I worry

I worry a lot and I worry often. It’s like the exercise I’m supposed to do but put aside because, well, I need time to worry about life—always so general, always so specific. Worrying takes up most of my time, a full-time job with not benefits. And because there is always more time to worry, I’m worried about how much I worry.

Worrying is easy, at the beginning at least, before it’s all-consuming. It then becomes necessary. The natural response to uncertainty creates anxiety and finds its way into your regular life, and it disrupts it. When you realized you haven’t eaten a proper meal, with some greens, because it just didn’t seem that important, you worry. Or you worry about still not caring about your diet.

Taking a break seems like a healthy thing to do, right? Except, if you take a break you don’t make progress on those things you’ve been anxious about. So, you go back to worrying.

Netflix, The New York Times, and a Schubert piano sonata are all wonderful ways to relieve your worrying self. But you finish the new season of Narcos, read your healthy dose of David Brooks and Frank Bruni, and listen to the piano come to rest on a G major chord, and you’re back to worrying—if you were lucky enough to forget about it in the first place.

Im okay, I tell myself, and I believe it. I may worry a lot, but it’s just that: worry. I know it’s unhealthy, but it’s the one coping mechanism I have at my disposal. I don’t want it, in case you’re wondering.

When will I stop worrying? I might have to worry about that later.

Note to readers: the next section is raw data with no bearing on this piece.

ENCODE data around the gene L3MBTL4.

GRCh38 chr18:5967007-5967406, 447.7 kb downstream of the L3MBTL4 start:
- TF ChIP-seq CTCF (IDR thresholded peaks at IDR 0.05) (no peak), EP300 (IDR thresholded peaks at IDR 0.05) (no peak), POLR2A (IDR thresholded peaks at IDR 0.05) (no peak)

Discipline and commitment

As a musician, discipline is extremely important. You gotta schedule your practice time and stick to it. It doesn’t always work out as planned because you might have to schedule an important meeting like reviewing your literature review with your thesis advisor (coming up soon!). Or maybe you are just having a terrible day and don’t want to practice. Practicing is nothing like a performance; all the glamour just isn’t there.

Practicing is a demanding activity for your brain, if you do it the right way. Moreover, it can be boring and stressful. But you gotta do it.

Before coming to college, I was not disciplined with my practice, or with anything. All of a sudden, I had to develop this thing everyone admires but no one likes.

However, I think it is safe to say I am close to being a disciplined clarinetist.

Just as I have developed discipline to practice, I must do it in some other areas, and there is one that has been patiently waiting for me. Given all the pressure I feel at the moment, much of it self-inflicted, I need to spend time with God. Seriously.

Commitment has been on my mind since school began in August. I have many important decisions this year, both personal and professional. I really need some help, guidance and support. Maybe I would have all those things if I could be disciplined in my relationship with God.

And I’ve tried.

I’ve tried to make time for God at any time of the day. I’ve done it for about a week at  time, but then I start to think, Well, maybe I couldn’t do it today but tomorrow I will.

Perhaps I need to start by treating my devotional life as I do my clarinet practice: with seriousness.

If I have committed and developed discipline in my clarinet practice, this blog and the podcast, God can help me do it with my devotional life.

Perhaps I’ve been too relaxed about what my relationship with God should look like that I fail to see how much I’ve neglected it. Maybe that is why I am so afraid of the future. It might be the reason why I struggle with a deep-rooted desire for transcendence.

Can I really develop a healthy devotional life? God, will you help me? Will you help me get rid of these fears and commit to you?

Shabbat shalom.